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Best Books for Working Moms – Chicago Parent

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Three years ago, I walked back into my office to make my return from maternity leave. Thankfully, it was the first day my company moved into their new headquarters, so everyone was a bit discombobulated. It made it slightly easier to deal with the awkward, crazy way I was feeling inside. Everything was the same, but I was a different person.

Since then, I have learned to work smarter and not harder to help me spend my time on what truly matters. As a result, I’m a happier mom, more productive employee and more compassionate boss. Over the years, I’ve immersed myself in content to help me continue to optimize my family’s routines to leave more time with my son. Here are three books that have helped me do this.

“I Know How She Does It: How Successful Women Make the Most of Their Time”

Time management expert Laura Vanderkam set out to add hard data to the debate of women “having it all.” She collected hour-by-hour time logs from 1,001 days in the lives of women who make at least $100,000 a year. And she found some surprising patterns in how these women spend the 168 hours that every one of us has each week. I read this book immediately before returning to work from maternity leave and it gave me great insight into the routines of successful of working women.

Simplicity Parenting: Using the Extraordinary Power of Less to Raise Calmer, Happier, and More Secure Kids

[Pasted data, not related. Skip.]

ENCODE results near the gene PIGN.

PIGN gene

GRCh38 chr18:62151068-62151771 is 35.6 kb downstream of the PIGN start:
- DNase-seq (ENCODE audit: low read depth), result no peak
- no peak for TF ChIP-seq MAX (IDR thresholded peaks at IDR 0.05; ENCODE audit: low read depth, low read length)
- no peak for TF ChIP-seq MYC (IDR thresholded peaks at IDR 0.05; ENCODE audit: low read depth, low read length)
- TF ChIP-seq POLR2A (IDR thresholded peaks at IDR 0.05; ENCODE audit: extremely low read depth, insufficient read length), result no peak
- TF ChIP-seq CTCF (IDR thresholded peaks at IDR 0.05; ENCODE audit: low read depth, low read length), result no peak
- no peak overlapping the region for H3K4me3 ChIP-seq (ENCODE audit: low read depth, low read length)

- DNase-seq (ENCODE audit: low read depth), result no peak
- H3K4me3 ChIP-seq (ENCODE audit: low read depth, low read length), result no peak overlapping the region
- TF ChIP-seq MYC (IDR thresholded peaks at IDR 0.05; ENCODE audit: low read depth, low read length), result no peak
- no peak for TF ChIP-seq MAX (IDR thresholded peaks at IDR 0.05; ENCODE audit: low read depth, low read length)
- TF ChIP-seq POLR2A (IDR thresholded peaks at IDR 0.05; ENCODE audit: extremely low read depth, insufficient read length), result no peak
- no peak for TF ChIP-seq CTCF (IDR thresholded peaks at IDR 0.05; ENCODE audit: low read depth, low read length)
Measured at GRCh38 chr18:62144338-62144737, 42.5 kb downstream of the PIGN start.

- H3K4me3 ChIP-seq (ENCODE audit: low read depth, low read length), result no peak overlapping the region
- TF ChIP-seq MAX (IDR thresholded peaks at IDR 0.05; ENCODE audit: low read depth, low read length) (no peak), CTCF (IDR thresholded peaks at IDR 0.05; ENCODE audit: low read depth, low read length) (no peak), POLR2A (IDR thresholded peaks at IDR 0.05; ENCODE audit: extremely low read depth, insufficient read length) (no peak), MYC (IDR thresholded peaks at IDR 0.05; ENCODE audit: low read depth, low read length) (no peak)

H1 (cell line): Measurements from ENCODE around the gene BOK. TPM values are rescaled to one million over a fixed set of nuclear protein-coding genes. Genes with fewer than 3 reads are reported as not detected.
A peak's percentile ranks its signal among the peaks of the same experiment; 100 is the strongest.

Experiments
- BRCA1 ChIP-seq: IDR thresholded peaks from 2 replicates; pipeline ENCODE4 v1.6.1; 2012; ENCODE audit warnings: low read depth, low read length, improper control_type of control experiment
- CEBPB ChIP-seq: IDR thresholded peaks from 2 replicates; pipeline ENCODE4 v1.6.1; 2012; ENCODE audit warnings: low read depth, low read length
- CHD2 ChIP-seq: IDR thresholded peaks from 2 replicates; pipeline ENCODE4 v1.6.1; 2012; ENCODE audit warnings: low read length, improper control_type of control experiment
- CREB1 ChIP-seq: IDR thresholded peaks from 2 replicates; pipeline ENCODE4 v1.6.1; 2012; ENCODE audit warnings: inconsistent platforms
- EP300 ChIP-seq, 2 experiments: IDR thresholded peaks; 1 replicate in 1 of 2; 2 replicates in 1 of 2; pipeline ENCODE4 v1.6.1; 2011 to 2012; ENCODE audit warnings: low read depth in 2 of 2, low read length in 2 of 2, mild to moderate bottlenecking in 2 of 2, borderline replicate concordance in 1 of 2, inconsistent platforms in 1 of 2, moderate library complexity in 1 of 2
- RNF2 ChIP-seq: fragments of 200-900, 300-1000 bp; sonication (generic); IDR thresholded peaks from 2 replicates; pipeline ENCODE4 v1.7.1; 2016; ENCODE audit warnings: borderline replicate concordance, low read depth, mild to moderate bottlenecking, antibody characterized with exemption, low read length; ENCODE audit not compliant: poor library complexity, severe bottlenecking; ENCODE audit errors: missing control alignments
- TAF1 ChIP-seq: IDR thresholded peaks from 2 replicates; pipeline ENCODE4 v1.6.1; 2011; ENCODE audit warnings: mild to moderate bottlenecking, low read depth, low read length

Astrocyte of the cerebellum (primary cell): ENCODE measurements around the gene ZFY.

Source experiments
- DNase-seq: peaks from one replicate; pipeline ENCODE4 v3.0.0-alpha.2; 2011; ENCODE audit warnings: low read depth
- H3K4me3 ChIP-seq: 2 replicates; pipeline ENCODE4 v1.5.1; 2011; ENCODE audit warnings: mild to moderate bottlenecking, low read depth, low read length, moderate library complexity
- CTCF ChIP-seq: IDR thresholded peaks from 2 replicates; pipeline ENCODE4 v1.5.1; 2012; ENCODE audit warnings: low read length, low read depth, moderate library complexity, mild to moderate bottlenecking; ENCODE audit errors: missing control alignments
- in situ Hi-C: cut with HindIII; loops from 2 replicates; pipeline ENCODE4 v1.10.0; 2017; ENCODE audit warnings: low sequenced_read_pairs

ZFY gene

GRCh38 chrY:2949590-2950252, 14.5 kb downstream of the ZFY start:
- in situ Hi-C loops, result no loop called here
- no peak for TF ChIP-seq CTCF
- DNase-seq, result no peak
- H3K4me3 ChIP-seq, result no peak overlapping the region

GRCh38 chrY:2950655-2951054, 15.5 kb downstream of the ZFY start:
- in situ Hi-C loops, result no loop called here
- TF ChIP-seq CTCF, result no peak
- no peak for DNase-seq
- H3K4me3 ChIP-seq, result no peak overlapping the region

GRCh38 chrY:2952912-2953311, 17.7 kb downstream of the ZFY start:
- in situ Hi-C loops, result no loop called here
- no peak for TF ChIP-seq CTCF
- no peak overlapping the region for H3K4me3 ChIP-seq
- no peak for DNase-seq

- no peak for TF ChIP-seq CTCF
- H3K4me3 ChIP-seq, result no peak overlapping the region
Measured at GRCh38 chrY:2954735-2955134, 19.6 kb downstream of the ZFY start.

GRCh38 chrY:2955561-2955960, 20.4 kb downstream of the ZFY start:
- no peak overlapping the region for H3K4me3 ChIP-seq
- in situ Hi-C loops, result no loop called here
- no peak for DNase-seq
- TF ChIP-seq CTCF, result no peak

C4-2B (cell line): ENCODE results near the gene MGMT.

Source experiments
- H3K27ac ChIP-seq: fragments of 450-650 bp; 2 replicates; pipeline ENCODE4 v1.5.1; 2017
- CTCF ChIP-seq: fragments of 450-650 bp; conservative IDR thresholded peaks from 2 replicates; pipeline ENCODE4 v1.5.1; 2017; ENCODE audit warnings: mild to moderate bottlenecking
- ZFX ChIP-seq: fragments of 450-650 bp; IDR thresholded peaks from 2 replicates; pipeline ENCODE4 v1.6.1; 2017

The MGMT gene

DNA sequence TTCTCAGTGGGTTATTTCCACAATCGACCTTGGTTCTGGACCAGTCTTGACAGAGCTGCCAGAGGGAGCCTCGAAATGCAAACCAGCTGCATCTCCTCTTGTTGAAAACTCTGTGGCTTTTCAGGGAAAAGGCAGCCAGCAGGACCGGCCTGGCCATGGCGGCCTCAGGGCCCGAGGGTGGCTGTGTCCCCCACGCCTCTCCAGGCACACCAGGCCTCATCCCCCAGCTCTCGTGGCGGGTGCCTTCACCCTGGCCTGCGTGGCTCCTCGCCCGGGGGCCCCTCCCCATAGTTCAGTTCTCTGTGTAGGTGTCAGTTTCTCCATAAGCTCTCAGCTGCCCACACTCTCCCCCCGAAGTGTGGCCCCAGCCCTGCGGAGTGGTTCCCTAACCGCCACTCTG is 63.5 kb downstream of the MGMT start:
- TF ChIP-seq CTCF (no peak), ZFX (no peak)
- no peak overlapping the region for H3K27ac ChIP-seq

In “Simplicity Parenting,” Kim John Payne and Lisa Ross focus on the overall routines of family within the home, but I found great insight that applied to how I balance work and life. It inspired me to leave more white space in my weekends which helped me spend more quality time with my family instead of rushing around trying to do it all in a 48-hour period.

Grace, Not Perfection: Embracing Simplicity, Celebrating Joy

Let’s face it, working women have more on their plates than ever before. Tactical advice can be great, and I’ve already provided you with a book that will give you lots of it. Sometimes, a perspective change is needed and “Grace, Not Perfection” was the book that did this for me. It helped me let go of the need to be the mom that handmade my son’s daycare valentines and instead I became the mom that embraced Amazon Prime and a free online printable.


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https://www.chicagoparent.com/learn/books-for-working-moms/

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